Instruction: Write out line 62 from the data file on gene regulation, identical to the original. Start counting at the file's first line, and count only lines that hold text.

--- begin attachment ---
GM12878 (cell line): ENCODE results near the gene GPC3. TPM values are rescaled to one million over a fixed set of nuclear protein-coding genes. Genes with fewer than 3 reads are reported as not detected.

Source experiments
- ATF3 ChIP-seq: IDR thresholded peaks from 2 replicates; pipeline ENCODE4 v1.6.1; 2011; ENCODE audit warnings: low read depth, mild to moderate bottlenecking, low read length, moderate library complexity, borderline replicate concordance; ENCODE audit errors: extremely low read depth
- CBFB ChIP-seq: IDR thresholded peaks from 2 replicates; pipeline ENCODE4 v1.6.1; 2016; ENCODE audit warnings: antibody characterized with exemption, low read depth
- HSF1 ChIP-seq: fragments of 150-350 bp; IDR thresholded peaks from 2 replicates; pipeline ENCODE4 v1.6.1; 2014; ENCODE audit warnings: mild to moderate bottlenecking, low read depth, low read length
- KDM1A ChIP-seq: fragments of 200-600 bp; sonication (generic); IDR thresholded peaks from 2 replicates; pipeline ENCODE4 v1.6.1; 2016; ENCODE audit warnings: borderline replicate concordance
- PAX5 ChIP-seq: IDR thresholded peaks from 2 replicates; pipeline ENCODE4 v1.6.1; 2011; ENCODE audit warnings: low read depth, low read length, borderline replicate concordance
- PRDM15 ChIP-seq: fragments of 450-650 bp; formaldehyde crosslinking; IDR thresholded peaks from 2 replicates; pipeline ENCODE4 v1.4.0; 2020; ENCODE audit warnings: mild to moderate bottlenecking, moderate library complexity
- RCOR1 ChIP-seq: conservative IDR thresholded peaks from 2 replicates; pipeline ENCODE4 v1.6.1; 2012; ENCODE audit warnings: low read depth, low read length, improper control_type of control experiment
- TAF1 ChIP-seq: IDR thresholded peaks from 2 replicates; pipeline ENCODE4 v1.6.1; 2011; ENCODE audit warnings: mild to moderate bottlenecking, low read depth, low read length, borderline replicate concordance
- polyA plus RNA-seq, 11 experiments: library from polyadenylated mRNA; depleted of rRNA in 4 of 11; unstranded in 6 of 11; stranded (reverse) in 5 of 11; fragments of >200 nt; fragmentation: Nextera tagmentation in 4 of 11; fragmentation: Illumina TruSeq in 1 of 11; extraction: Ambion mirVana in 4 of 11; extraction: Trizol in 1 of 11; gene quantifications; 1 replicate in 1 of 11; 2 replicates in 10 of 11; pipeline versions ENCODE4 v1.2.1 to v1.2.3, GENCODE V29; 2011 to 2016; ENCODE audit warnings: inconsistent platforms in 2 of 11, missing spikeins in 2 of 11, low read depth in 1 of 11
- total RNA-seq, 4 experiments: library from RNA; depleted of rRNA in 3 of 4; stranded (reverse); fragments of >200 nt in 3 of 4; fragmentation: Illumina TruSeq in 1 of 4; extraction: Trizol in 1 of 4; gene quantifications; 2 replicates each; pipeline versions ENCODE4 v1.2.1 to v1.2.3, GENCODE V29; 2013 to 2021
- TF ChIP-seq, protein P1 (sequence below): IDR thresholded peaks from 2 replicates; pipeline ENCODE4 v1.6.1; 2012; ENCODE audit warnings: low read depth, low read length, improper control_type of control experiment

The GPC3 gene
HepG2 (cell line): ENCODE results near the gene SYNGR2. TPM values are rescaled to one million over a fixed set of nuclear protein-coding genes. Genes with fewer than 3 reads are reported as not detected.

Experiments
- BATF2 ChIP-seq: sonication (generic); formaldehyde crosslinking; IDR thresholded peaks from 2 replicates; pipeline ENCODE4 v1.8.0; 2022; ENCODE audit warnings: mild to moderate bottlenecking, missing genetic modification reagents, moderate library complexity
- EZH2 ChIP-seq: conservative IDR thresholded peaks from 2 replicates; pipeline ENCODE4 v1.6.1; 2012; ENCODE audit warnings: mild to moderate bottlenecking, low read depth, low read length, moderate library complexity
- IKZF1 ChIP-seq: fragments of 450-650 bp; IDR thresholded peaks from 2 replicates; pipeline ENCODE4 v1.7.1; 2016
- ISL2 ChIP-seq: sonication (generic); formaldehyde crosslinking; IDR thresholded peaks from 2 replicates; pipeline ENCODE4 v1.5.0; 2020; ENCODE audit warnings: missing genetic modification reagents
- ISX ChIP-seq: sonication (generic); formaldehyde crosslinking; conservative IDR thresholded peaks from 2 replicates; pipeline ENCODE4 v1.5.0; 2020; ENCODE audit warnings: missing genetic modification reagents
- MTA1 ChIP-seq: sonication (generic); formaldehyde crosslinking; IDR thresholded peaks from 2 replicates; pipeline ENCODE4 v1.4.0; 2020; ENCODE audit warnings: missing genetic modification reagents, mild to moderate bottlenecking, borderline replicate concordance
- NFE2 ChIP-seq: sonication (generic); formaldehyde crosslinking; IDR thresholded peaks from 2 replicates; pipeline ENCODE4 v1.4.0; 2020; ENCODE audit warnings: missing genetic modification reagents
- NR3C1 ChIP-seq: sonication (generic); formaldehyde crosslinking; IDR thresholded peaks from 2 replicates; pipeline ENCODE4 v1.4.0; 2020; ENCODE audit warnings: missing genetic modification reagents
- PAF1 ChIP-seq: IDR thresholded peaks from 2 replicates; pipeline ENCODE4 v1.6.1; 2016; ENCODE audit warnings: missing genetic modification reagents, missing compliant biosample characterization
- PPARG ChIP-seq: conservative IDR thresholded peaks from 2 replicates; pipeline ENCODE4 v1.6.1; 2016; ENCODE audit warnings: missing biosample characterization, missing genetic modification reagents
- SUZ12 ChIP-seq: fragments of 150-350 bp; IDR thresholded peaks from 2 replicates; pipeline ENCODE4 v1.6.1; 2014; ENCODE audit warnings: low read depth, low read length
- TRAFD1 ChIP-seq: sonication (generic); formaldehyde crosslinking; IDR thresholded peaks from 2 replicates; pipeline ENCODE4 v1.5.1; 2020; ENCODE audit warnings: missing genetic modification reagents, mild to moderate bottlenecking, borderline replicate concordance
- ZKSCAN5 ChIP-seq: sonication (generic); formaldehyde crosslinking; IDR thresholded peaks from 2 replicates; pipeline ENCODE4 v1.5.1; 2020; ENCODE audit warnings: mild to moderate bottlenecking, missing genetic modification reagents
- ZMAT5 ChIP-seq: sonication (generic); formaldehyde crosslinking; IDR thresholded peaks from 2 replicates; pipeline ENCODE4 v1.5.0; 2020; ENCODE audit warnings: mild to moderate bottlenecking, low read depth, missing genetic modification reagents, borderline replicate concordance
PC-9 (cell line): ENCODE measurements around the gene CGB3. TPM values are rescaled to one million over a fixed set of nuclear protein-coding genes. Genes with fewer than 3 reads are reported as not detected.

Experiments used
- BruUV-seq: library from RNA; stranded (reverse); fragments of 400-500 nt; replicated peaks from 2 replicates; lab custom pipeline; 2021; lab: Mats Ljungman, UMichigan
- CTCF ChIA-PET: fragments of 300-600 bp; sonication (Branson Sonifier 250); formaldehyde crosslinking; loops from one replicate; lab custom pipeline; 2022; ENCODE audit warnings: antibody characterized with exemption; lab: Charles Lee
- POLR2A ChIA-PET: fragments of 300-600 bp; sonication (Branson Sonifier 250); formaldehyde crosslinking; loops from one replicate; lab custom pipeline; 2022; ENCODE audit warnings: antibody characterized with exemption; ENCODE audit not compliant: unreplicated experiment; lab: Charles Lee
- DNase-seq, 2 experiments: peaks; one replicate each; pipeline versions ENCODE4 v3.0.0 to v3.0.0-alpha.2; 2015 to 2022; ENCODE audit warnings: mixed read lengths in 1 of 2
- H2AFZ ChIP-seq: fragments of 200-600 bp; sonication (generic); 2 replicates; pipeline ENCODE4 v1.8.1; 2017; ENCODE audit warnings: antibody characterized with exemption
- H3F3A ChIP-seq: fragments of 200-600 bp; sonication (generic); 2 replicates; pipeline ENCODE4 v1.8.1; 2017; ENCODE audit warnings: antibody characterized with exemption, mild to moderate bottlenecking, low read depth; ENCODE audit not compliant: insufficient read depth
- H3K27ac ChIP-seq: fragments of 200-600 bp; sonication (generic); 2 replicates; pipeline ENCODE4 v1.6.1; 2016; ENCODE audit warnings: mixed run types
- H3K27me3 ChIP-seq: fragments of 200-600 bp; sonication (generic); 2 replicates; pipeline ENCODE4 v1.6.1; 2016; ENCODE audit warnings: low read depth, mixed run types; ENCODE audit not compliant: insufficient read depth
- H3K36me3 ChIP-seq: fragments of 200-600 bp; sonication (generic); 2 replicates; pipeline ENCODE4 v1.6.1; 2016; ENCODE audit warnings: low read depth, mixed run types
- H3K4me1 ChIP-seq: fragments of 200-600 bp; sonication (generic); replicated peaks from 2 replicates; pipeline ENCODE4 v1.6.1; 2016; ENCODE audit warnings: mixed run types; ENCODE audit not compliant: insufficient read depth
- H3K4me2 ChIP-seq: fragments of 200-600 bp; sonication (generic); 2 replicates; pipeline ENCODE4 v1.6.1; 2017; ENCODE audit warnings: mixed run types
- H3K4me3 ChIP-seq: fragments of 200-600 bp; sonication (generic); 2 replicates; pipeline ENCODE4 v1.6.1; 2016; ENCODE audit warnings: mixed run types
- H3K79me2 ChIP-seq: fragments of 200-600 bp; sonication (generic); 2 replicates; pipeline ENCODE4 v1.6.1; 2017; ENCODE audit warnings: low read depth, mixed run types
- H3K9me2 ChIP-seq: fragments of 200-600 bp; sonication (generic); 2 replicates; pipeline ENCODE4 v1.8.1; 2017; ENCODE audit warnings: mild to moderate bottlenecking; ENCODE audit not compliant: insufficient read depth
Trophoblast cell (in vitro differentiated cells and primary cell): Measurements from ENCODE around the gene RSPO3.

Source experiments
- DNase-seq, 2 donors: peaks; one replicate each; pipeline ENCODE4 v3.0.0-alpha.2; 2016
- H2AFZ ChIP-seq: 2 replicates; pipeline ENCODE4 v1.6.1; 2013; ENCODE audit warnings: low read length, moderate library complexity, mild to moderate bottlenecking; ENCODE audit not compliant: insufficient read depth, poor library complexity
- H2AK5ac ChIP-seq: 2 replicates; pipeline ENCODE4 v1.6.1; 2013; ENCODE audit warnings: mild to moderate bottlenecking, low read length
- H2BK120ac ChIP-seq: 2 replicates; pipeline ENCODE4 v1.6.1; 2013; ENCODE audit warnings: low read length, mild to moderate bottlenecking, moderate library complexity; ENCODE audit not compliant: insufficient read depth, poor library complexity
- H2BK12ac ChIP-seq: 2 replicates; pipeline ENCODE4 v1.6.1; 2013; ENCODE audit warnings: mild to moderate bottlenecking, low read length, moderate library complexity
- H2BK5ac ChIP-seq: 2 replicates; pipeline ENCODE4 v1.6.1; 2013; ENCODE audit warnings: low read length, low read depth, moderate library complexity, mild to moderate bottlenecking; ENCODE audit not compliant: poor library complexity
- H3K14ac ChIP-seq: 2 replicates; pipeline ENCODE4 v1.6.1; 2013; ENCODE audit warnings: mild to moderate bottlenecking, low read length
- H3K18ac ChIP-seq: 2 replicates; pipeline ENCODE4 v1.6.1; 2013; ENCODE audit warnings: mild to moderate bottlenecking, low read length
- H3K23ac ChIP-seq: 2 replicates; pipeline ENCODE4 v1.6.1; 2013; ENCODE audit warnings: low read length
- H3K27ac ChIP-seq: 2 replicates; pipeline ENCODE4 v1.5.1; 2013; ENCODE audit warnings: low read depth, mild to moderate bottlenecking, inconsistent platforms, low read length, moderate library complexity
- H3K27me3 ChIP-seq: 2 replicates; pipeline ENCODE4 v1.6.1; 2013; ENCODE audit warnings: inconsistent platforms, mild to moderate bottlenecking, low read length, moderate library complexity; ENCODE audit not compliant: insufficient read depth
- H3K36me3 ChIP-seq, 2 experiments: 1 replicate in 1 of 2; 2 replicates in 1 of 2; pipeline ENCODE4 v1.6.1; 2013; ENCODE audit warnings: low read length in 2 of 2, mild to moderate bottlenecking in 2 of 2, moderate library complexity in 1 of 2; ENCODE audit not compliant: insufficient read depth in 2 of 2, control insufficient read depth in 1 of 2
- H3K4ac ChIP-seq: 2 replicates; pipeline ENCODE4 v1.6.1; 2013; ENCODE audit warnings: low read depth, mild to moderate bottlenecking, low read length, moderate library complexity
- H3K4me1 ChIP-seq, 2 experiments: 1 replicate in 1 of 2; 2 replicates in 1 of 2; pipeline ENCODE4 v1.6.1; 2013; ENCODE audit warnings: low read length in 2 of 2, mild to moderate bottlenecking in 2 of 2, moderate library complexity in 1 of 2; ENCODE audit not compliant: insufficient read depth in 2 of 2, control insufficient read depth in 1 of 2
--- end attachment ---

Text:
- H3K4me1 ChIP-seq, 2 experiments: 1 replicate in 1 of 2; 2 replicates in 1 of 2; pipeline ENCODE4 v1.6.1; 2013; ENCODE audit warnings: low read length in 2 of 2, mild to moderate bottlenecking in 2 of 2, moderate library complexity in 1 of 2; ENCODE audit not compliant: insufficient read depth in 2 of 2, control insufficient read depth in 1 of 2